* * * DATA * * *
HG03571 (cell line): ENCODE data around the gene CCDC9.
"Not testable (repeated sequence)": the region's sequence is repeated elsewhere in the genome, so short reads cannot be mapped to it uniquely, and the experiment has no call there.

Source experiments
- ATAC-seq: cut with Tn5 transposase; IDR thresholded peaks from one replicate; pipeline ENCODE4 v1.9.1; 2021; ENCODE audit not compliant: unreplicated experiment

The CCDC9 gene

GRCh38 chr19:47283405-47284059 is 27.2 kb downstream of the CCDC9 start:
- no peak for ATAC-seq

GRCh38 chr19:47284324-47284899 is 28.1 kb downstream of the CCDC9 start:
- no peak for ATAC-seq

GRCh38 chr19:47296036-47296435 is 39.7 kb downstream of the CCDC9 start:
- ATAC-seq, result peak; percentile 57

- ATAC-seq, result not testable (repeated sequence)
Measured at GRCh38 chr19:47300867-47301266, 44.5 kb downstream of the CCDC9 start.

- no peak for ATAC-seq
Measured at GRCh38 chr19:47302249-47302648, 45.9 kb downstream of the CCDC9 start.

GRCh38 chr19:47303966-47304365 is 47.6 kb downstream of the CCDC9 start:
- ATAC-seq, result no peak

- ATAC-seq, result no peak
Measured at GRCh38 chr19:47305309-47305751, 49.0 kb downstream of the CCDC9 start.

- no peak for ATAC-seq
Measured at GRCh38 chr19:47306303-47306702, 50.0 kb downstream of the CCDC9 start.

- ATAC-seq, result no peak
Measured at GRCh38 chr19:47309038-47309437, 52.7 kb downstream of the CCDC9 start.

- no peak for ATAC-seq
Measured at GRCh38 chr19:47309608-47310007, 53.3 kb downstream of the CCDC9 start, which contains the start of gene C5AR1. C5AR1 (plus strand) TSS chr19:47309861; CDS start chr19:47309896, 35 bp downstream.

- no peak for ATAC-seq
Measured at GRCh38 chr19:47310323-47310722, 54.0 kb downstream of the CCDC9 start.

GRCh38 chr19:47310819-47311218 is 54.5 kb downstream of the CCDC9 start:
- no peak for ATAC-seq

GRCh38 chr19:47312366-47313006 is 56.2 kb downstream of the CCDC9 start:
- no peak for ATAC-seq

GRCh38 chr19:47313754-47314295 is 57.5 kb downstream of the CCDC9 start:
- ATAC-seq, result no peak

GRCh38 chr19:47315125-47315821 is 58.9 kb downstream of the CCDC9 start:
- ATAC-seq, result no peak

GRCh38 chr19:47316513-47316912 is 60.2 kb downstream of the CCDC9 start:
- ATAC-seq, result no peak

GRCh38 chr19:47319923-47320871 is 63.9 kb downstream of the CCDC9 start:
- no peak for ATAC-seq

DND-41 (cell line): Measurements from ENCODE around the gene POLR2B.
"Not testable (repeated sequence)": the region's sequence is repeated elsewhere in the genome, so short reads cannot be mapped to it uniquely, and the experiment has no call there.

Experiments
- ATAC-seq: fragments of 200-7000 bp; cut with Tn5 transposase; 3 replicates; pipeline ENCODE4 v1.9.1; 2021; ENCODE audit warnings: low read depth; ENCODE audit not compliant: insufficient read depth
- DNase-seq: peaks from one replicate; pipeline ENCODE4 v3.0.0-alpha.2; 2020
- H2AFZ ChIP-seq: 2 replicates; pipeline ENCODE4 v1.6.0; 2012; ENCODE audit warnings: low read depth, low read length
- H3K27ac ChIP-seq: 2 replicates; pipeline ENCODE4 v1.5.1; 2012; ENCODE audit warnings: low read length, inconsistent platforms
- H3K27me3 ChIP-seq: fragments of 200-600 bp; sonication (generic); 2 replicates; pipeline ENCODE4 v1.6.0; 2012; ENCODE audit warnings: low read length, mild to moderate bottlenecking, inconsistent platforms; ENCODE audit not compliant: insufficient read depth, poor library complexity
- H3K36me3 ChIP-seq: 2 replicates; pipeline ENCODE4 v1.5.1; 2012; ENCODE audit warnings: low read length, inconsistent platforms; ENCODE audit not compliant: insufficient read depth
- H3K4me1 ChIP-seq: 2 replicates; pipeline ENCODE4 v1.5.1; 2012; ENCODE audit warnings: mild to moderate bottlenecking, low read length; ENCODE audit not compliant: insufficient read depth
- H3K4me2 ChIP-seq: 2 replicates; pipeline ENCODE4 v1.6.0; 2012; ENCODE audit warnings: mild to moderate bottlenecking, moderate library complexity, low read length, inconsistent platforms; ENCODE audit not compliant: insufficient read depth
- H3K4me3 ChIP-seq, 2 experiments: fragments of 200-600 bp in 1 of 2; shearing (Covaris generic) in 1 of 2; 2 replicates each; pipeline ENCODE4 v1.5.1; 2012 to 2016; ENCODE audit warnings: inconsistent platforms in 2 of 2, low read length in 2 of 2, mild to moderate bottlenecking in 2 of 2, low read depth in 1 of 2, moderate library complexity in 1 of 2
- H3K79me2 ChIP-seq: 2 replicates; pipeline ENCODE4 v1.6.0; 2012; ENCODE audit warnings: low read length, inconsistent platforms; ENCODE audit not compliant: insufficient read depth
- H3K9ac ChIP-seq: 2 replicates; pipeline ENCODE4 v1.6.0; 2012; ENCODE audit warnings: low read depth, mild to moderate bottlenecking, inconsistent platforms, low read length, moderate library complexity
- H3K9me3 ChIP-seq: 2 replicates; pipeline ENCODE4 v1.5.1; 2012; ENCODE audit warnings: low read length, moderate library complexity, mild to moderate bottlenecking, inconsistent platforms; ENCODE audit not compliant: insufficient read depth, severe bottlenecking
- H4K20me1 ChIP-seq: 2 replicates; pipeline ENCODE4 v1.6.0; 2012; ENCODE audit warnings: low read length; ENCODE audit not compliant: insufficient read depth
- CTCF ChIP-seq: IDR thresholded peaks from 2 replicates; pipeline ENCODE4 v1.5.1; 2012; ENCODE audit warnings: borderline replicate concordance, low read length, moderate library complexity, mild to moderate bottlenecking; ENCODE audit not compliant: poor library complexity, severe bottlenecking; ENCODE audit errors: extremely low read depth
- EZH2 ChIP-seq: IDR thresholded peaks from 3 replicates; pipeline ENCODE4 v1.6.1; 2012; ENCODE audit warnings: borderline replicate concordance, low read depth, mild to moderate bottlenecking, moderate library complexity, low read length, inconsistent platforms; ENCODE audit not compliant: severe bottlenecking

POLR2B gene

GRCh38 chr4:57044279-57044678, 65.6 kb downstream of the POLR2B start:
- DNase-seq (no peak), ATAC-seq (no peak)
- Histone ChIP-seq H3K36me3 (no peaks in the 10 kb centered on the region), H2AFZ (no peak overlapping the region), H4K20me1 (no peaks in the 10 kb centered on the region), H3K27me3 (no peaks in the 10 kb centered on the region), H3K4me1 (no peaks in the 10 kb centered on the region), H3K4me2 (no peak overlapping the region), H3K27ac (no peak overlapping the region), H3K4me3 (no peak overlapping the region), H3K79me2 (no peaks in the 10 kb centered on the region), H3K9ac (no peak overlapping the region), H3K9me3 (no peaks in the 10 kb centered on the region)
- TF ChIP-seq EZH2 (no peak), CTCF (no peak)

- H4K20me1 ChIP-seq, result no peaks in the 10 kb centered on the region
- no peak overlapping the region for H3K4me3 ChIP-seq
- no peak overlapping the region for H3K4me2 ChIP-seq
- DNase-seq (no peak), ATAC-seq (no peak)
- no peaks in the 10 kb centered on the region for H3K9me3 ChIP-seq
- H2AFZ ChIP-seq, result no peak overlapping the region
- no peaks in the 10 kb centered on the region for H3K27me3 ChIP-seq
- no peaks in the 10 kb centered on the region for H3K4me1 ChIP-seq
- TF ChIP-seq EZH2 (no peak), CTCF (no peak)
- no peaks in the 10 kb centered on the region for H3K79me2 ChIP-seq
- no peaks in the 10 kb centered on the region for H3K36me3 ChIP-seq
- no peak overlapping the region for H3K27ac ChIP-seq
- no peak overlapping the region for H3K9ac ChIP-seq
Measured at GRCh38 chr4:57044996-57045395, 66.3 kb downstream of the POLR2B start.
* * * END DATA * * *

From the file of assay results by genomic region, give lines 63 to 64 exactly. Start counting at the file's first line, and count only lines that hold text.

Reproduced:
- H4K20me1 ChIP-seq, result no peaks in the 10 kb centered on the region
- no peak overlapping the region for H3K4me3 ChIP-seq